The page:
POSITION STATEMENT It is the position of Dietitians of Canada that household food insecurity is a serious public health issue with profound effects on physical and mental health and social well-being. All households in Canada must have sufficient income for secure access to nutritious food after paying for other basic necessities. Given the alarming prevalence, severity and impact of household food insecurity in Canada, Dietitians of Canada calls for a pan-Canadian, government-led strategy to specifically reduce food insecurity at the household level, including policies that address the unique challenges of household food insecurity among Indigenous Peoples. Regular monitoring of the prevalence and severity of household food insecurity across all of Canada is required. Research must continue to address gaps in knowledge about household vulnerability to food insecurity and to evaluate the impact of policies developed to eliminate household food insecurity in Canada. Dietitians of Canada recommends: Development and implementation of a pan-Canadian government-led strategy that includes coordinated policies and programs, to ensure all households have consistent and sufficient income to be able to pay for basic needs, including food. Implementation of a federally-supported strategy to comprehensively address the additional and unique challenges related to household food insecurity among Indigenous Peoples, including assurance of food sovereignty, with access to lands and resources, for acquiring traditional/country foods, as well as improved access to more affordable and healthy store-bought/market foods in First Nation reserves and northern and remote communities. Commitment to mandatory, annual monitoring and reporting of the prevalence of marginal, moderate and severe household food insecurity in each province and territory across Canada, including among vulnerable populations, as well as regular evaluation of the impact of poverty reduction and protocols for screening within the health care system. Support for continued research to address gaps in knowledge about populations experiencing greater prevalence and severity of household food insecurity and to inform the implementation and evaluation of strategies and policies that will eliminate household food insecurity in Canada.
Despite its health implications, the fibre intake of Irish children is unknown. The North/South Ireland Food Consumption Survey indicated that 77% of Irish adults do not consume adequate fibre and surveys of children and adolescents in Canada and Sweden have confirmed suboptimal fibre intake in these groups. This study undertook to assess fibre intake and the incidence of constipation in Irish children aged 5-8 years. Children admitted to hospital with an acute self-limiting medical illness were included in the study. Three day food diaries were recorded on discharge from hospital. The presence of constipation was ascertained Seventy six per cent of 135 children s diets did not contain adequate fibre. The incidence of constipation was 13.6% in those with inadequate fibre intake as opposed to 6% in those with adequate fibre intake. Poor dietary fibre needs to be addressed in the context of health promotion and disease prevention involving parents, health care professionals and government public policy.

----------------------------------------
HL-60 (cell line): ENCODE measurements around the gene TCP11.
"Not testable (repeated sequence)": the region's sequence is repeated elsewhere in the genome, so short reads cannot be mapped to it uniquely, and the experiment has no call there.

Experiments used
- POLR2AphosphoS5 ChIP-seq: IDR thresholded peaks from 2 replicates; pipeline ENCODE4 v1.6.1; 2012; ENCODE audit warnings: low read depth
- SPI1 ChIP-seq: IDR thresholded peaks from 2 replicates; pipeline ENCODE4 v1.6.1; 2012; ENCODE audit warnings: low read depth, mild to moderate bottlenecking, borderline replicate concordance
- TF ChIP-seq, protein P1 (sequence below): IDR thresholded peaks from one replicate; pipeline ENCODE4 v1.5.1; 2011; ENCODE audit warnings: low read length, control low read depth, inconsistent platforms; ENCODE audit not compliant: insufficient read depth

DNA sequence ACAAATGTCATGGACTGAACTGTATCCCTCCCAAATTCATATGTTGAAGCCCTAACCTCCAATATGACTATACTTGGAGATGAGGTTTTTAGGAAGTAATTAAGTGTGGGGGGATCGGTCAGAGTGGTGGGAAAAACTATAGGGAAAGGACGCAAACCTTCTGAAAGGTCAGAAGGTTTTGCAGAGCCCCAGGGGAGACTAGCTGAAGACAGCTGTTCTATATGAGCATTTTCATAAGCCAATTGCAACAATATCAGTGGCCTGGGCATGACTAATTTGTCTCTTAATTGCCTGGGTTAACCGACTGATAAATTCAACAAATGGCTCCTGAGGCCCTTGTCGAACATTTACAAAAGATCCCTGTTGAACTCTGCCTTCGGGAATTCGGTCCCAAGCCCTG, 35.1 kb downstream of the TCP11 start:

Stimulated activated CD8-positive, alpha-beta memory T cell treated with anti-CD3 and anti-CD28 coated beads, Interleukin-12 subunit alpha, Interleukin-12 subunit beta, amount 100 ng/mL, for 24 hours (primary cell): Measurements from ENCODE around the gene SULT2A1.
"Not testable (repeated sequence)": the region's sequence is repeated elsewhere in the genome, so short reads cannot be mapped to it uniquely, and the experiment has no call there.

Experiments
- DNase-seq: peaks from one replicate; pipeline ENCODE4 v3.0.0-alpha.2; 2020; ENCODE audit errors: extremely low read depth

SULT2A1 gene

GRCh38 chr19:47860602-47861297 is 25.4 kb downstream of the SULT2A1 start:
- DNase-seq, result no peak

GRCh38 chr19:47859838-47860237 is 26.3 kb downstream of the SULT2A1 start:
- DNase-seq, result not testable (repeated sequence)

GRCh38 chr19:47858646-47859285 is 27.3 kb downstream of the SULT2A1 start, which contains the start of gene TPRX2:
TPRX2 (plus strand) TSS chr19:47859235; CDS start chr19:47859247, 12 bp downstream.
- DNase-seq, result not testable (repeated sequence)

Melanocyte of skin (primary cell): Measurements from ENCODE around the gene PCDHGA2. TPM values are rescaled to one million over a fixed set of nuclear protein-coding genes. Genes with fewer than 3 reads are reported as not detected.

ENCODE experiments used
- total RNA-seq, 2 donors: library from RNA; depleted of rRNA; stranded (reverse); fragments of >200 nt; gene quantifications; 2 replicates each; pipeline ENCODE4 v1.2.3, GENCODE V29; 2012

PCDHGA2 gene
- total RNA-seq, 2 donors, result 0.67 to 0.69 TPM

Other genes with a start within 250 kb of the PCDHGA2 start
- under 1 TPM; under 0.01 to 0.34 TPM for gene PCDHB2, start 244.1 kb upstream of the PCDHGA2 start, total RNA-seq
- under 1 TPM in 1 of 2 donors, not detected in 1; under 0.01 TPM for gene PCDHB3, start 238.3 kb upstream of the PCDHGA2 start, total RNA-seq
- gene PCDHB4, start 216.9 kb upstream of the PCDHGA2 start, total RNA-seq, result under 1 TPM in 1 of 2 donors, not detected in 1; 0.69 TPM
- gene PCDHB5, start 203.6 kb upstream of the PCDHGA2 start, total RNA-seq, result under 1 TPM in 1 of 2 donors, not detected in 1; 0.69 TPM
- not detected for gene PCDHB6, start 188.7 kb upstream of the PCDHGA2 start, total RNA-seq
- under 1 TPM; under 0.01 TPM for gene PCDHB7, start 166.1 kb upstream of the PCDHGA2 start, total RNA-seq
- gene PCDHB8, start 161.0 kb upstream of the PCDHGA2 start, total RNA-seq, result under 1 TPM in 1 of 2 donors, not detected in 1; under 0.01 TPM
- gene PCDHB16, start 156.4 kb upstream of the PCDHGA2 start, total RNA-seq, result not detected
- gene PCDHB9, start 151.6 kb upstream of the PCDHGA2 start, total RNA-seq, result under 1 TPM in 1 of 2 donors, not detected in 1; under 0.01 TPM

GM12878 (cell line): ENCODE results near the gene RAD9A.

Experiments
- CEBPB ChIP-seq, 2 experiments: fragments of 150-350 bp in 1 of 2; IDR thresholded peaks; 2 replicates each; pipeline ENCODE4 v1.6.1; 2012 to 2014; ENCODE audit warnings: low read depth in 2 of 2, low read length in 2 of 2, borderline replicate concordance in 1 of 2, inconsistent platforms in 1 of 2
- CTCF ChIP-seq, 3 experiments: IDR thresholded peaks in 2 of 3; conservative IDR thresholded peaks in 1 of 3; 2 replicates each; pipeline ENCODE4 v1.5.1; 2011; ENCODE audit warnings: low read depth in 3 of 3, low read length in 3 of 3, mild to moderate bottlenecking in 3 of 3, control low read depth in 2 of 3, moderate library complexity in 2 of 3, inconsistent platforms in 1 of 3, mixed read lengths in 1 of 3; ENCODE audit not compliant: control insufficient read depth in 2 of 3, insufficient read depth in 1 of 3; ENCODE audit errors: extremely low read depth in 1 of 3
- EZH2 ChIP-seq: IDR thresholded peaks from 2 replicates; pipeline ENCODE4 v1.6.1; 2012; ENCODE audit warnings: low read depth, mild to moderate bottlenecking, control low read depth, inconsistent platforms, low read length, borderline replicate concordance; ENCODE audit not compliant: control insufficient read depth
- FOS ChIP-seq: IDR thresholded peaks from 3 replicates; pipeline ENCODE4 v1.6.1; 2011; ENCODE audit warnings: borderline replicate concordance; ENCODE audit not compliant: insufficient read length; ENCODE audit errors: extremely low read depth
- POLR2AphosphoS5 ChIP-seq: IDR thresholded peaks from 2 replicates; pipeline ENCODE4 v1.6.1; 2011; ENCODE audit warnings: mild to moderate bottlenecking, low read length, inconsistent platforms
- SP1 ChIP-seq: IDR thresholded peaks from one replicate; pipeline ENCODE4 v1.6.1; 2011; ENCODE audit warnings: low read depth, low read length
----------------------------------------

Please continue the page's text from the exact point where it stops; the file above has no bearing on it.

To investigate the adequacy of food rations to supply energy needs in cold-temperature environments, caloric expenditure and intake and body composition changes were measured in a group of infantrymen during a 10-day field exercise in the Canadian Arctic. Energy expenditure was measured by the doubly labeled water method (n = 10), and caloric intake was measured by complete food intake records (n = 20). Body composition was determined by isotope dilution (n = 10) and bioelectrical impedence analysis (n = 20) on days 0 and 10. Baseline isotopic enrichment shifts due to geographical relocation were also monitored (n = 5). Mean body weight decreased 0.63 +/- 0.83 (SD) kg over the study period (P
Adequacy of intake for niacin, folate, and vitamin B12 from food was estimated in an adult population in Newfoundland and Labrador (NL). Also considered was whether study findings support current Canadian food fortification policies.
Four hundred randomly selected adult NL residents were surveyed by telephone. Secondary analysis was performed on two 24-hour food recalls for each participant. Mean daily intakes of niacin, folate, and vitamin B12 were estimated from foods only and compared by sex/age subgroup. Adequacy of intakes was estimated. Contributions of folate by ready-to-eat cereal and bread products were also estimated.
Intakes of all three nutrients were higher in men. In comparison with recommendations, daily niacin intakes were as follows: excessive for 21.9% of all participants (and for 56.8% of men aged 28 to 54), within the recommended range for 73.6%, and less than adequate for 4.5%. In comparison with recommendations, daily folate intakes were as follows: within the recommended range for 18.1% of participants and less than adequate for 81.9%. In comparison with recommendations, daily vitamin B12 intakes were less than adequate for 36.3% of participants.
More than 20% of those surveyed were consuming, from food alone, niacin at levels above the maximum recommended. Food fortification policies pertaining to niacin should be revisited. In addition, despite fortification, NL adults may be consuming inadequate amounts of folate from foods.
This study examines the adequacy of the dietary intake based on age, sex, and level of nutritional risk among 98 frail elderly persons receiving home care through Community Care Access Centres. The dietary intakes were measured using 24-hour recalls and were compared with the dietary reference intake. The participants' intakes of both macronutrients and micronutrients were found to be inadequate. On average, elderly persons were consuming more than the recommended amount of protein, but the average intakes of many vitamins and minerals were less than optimal based on the average intakes. Paradoxically, more than half of elderly participants were overweight or obese. The results highlight the need for appropriate nutrition, education, and support for elderly persons receiving home care.